Registered
2019 Kia Soul +, 2.0L
Joined
·
216 Posts
How heavy is your foot and what type of traffic do you drive in? Stop and go?

With my box on wheels and 1.6L manual, I get the best fuel economy when I’m driving between 35-55 mph. The engine revs at 3,000 going 70 mph with the manual transmission Soul, so I actually get worse mileage on the highway. With a medium foot most of the time, I have been averaging around 34 mpg consistently. I can do a few mpg better when I drive with a light foot. This is actually mpg. The computer is always about 3-4 mpg higher than actual.
The last time I tested the highway mileage, I filled up, got on I-95, and drove a long stretch of I-95 with zero traffic at 70MPH with the cruise control set. Drove for about an hour in one direction, then turned around and drove about an hour in the opposite direction. Filled up, and got 30MPG.

When I did that test, I had the A/C on using fresh air, not recirc. I was wondering if recirc would be more efficient, so...

Over the father's day weekend, I went to see my kids for the weekend. I drove to Tampa, straight down I-4 all the way across the state. I got stuck in a couple of really bad backups on the way, so I didn't bother to calculate the mileage when I got to Tampa. On the way back home Sunday night, the traffic was much better. I had the air on recirc for the entire trip and used the cruise as much as possible. When traffic backed up, I held wayyyy back and drove slow until traffic picked up again (so I wouldn't need to accel/decel constantly). When I got back home, I stopped at the first gas station and calculated 36.5MPG. The computer said 37.9. That's not bad. I think I'm going to start using recirc all the time since it seems to make such a large difference in MPG.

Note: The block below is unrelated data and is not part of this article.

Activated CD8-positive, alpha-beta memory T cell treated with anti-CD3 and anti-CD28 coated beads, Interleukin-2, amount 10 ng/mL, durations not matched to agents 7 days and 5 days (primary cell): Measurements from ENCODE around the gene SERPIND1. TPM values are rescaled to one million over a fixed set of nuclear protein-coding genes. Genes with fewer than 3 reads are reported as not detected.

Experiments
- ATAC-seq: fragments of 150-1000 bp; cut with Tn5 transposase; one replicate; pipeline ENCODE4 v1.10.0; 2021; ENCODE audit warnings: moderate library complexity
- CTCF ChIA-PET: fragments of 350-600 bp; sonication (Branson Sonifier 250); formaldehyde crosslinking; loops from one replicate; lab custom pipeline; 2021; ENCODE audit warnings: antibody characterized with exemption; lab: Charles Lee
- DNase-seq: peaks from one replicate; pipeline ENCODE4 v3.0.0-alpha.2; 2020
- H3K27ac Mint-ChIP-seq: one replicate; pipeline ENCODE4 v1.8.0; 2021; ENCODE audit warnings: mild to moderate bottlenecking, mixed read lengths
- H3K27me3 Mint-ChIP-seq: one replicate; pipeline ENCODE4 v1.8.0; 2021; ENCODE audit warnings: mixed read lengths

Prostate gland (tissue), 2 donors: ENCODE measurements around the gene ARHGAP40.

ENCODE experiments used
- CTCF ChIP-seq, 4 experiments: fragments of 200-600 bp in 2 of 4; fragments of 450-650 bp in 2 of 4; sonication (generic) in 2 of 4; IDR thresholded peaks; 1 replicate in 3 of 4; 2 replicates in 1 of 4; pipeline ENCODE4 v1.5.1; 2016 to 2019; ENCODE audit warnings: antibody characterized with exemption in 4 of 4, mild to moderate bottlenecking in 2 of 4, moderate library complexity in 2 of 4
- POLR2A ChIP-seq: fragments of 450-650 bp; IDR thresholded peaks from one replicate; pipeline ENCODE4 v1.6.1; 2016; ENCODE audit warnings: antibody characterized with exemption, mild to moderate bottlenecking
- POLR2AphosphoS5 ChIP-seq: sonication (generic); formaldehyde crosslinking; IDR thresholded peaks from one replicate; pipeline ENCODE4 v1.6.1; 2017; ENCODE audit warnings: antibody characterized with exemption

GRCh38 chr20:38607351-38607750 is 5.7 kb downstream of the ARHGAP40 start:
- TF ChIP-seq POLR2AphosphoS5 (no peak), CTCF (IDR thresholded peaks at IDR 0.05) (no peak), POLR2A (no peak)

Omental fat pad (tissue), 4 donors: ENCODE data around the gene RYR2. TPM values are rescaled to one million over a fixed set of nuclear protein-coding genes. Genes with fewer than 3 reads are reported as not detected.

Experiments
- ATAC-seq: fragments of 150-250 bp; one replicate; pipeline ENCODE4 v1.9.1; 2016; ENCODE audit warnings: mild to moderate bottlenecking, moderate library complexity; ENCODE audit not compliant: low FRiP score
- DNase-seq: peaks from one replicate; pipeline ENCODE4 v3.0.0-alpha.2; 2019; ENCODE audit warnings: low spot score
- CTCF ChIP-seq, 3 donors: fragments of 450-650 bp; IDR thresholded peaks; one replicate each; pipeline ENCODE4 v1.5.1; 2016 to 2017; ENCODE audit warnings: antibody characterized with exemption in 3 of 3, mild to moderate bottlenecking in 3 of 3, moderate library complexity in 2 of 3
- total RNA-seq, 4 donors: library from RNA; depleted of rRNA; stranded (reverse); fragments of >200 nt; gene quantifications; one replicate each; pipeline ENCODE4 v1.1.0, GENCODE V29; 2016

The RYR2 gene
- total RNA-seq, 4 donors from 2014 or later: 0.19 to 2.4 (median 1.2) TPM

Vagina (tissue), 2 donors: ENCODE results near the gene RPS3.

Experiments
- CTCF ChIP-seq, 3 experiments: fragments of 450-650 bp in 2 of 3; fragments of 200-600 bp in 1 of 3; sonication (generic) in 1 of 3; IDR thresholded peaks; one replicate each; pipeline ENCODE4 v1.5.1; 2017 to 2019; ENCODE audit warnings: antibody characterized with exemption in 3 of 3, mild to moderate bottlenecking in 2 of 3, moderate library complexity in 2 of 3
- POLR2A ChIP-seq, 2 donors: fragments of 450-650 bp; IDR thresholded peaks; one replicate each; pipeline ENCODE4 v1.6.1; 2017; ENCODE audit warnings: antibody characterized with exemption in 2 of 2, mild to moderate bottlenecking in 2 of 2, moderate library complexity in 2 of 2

·
Registered
Joined
·
45 Posts
Look at the KIA tail pipe. Black and sooty. Runs too rich. I thought computers and fuel injection were supposed to be more efficient than carburetors? No one can seem to explain why this is.

All I can say is this:

My most recent vehicle was a 2011 Chrysler 200. It weighed 4000 pounds vs the Kia Soul's 3000 pounds. It had a 2.4L engine vs. the Kia Soul's 2.0L engine.

The 33% heavier Chrysler with a 20% larger engine got 20% better highway fuel economy. 36MPG highway for the Chrysler vs. 30MPG for the Kia.

The 16 gallon tank in the Chrysler gave me EASILY 450+ miles on the highway, but the Kia tells me that distance to empty on a full tank is less than 350 miles.

That just sucks. This tiny little Kia, which weighs 1000 pounds less than my previous vehicle, should get AT LEAST as good fuel economy as my 2011 Chrysler which weighed 1000 pounds more and had a 20% larger engine.
 

·
Registered
Joined
·
43 Posts
They say 14 gallons but mine goes blank when it gets to 30 miles. At that point I can put in about 12 gallons which means there is somewhere a missing gallon. I have wondered if that is a safety feature & there is actually another gallon I could use. I have also considered that is to keep us from funning the take dry to protect the pump.
 

·
Registered
Joined
·
1,302 Posts
They say 14 gallons but mine goes blank when it gets to 30 miles. At that point I can put in about 12 gallons which means there is somewhere a missing gallon. I have wondered if that is a safety feature & there is actually another gallon I could use. I have also considered that is to keep us from funning the take dry to protect the pump.
Once it goes blank, you’ll get about another 50 miles or so. I tried it on my old Elantra once. But yes I think it does this to protect the pump. It’s not good to run it dry.
 

·
Registered
Joined
·
2,037 Posts
On a recent 400 mile trip to Lake Isabella, the computer said average 28.6 mpg.
This was maybe 1/2 freeway, mostly going 75-80, at least 100 miles of twisty mountain 2 lane, and the rest in town type driving. Seems pretty decent to me. In city (hellish) traffic it shows me around 24 mpg.

Brain has cued up, Going up the Country by Canned Heat. :D
 

·
Registered
Joined
·
12 Posts
MY EXPERIMENT: Ran the fuel down. Fuel "low" light came on with a range of 33 miles left. Ran it until the range was ----, zero. Then recorded the odometer reading. Then drove another 100 miles or so and it was still running normally. Then I ran out of time. So after the "low" fuel light comes on, you still have at least 133 miles left. (That was my 2.0L, 2017, with a POS engine. uses about 1 qt of oil per tank of gas !)
 
1 - 20 of 23 Posts
Top